Intel Core i9-10900K, Great CPU to Battle AMD

Intel Core i9-10900K, Great CPU to Battle AMD

Posted on

Intel Core i9-10900K, Great CPU to Battle AMD

The Intel Core i9-10900K concluded the test as a very good desktop processor. It is the first ten-core CPU of the Comet Lake S generation that Intel has placed in the mainstream segment. Accordingly, it is considered a competitor to AMD’s Ryzen 9 5900X.

Intel Core i9-10900K in the test: A lot of power for a ten-core CPU

The CPU shows itself to be extremely powerful in our benchmarks. Overall, however, it can’t even keep up with the performance values of the cheaper Ryzen 7 5800X.

Intel’s Core i9-10900K has a base frequency of 3700 MHz and can temporarily increase the clock to 5,300 MHz for complex work processes in Turbo Boost. Thanks to Hyper-Threading, the ten-core can process 20 threads simultaneously and thus faster. The CPU also supports DDR4-2933 RAM natively.

To be able to install the Core i9-10900K in your computer, you need a mainboard with an Intel LGA1200 socket. It is the first Intel generation with LGA1200. So in almost all cases you have to take into account the purchase of a new motherboard.

Benchmark comparison of the Intel Core i9-10900K

Intel still manufactures its current desktop processors in 14 nm technology, which was introduced in 2014 with the Broadwell generation. Even if the technology has now been modified, the manufacturing process is much older than AMD 7 nm variant. But despite this disadvantage, Intel shows that the 10th generation CPUs are competitive to a limited extent.

The table below shows the comparison between the Intel Core i9-10900K and the AMD Ryzen 9 5900X. Both are the current top models of the respective manufacturer in the mainstream segment, the Intel CPU is a ten-core, while AMD is a twelve-core.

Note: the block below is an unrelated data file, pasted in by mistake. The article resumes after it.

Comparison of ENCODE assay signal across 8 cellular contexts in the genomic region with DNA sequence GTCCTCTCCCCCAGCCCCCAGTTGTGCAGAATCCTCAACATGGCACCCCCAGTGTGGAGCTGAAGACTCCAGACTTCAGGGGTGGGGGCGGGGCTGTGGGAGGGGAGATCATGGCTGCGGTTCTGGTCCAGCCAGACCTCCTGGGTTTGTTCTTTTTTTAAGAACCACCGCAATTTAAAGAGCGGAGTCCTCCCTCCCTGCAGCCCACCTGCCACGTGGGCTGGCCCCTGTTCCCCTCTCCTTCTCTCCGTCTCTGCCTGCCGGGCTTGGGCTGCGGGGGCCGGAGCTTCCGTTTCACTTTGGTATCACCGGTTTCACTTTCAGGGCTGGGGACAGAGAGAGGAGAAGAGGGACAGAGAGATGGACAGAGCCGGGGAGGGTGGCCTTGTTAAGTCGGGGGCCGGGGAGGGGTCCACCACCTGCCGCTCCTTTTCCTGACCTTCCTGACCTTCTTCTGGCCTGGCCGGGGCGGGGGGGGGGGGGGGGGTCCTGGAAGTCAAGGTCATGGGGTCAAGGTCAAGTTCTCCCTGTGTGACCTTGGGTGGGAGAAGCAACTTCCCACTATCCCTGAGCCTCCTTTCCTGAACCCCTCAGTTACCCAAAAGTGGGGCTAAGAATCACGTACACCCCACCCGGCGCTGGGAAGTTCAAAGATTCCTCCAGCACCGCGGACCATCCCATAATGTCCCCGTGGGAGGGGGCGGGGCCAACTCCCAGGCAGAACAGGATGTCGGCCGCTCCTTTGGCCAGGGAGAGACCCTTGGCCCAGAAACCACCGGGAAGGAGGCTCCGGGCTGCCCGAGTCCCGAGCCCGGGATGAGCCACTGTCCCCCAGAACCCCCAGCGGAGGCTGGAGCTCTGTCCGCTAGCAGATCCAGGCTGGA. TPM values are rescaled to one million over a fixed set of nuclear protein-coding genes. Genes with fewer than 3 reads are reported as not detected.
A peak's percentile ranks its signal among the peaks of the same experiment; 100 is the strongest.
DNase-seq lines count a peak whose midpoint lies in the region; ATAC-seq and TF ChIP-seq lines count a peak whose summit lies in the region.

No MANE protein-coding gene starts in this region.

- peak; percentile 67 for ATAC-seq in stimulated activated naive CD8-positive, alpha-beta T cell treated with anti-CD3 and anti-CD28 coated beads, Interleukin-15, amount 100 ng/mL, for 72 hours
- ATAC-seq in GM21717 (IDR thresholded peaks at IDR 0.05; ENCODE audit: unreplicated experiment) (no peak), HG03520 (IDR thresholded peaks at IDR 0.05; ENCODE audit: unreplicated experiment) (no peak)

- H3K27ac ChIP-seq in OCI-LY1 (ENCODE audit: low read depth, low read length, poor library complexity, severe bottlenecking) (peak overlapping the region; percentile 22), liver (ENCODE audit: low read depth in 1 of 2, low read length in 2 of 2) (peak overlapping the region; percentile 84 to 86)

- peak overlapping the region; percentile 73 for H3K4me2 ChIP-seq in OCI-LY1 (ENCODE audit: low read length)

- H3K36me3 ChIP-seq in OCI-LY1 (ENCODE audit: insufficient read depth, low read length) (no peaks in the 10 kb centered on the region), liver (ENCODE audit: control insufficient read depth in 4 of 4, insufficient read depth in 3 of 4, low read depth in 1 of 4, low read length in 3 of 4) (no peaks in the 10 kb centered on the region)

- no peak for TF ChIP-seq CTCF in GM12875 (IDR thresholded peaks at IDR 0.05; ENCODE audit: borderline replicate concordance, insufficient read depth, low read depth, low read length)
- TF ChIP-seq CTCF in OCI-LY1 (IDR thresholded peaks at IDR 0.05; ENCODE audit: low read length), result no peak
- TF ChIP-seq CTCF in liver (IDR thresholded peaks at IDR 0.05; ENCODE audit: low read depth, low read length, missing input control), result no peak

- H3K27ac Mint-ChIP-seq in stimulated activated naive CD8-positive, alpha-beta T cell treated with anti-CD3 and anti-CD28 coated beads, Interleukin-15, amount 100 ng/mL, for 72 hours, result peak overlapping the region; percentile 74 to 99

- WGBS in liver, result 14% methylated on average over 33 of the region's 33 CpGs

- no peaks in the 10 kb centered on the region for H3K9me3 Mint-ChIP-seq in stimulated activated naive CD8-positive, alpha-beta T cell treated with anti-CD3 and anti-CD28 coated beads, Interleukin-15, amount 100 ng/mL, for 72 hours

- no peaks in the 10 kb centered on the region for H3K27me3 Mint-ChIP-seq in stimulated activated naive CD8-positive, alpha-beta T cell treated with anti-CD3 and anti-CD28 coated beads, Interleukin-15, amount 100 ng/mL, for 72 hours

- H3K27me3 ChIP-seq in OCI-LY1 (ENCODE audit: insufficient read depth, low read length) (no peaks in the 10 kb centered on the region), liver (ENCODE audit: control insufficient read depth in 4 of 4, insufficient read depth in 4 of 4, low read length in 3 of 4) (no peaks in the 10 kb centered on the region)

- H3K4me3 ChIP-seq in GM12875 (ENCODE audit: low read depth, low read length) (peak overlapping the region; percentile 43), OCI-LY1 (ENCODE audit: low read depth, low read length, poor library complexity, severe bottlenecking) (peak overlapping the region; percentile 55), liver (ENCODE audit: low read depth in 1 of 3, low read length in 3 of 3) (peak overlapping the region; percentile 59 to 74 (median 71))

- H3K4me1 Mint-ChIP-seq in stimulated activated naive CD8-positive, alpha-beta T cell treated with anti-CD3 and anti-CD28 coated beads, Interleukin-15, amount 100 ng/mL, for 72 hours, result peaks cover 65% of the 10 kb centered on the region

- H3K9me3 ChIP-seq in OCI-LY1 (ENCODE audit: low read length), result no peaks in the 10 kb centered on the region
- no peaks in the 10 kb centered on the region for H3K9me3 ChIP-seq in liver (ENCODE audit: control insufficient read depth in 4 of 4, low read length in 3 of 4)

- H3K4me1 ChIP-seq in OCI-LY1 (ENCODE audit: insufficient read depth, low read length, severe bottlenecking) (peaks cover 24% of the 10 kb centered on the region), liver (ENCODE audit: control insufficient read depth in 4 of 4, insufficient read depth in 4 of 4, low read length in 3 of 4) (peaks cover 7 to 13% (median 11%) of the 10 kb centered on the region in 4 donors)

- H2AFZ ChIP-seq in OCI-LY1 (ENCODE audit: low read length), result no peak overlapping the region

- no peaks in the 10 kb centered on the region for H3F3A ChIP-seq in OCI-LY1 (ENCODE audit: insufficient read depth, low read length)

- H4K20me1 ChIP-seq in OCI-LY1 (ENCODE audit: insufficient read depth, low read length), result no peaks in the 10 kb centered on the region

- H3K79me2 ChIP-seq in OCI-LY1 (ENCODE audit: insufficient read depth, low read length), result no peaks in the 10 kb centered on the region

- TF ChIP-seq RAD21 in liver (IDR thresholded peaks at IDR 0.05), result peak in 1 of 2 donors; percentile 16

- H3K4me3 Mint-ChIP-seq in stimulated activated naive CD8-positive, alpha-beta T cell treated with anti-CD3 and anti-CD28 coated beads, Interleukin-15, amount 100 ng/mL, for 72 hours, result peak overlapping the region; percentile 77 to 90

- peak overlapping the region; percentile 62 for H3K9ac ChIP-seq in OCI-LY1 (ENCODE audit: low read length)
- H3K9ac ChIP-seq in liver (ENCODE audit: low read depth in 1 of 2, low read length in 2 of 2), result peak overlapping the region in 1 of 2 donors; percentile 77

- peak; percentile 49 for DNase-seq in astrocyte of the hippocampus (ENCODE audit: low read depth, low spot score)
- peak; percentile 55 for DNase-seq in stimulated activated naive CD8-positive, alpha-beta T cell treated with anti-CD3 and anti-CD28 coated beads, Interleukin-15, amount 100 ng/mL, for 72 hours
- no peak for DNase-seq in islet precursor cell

So that you can classify the whole thing better, the following should be given to you: For the values given in points, MB/s, fps or pps, the simple principle applies: the higher the value, the better the result. Only the results expressed in s (seconds) are about the elapsed time and the following applies: the lower the numerical value, the better the measurement result.

We tested the graphics benchmarks in combination with an Nvidia RTX 2080 Ti. In contrast to the AMD model, the Intel processor with the UHD graphics 630 has its own GPU, which is unsuitable for demanding games or applications.



AMD R9 5900X Intel Core i9-10900K
PCMark 10 (Applications) 12,411 points 11,830 points
PCMark 10 (Extended) 7,665 points 7,413 points
PassMark (total) 7,011 points 7,319 points
PassMark (CPU Mark) 35,344 points 24,737 points
PassMark (2D Graphics) 1,026 points 1,142 points
PassMark (3D Graphics) 11,033 points 11,238 points
PassMark (Memory Mark) 3,399 points 3,728 points
PassMark (Disk Mark) 4,536 points 5,048 points
Cinebench R20 (n-thread) 8,506 points 6,306 points
Cinebench R20 (1-thread) 628 points 530 points
x265 encoding 18.2 fps 11.3 fps
POV-Ray (1,920×1,080, AA 0.3) 7,443 pps 4,990 pps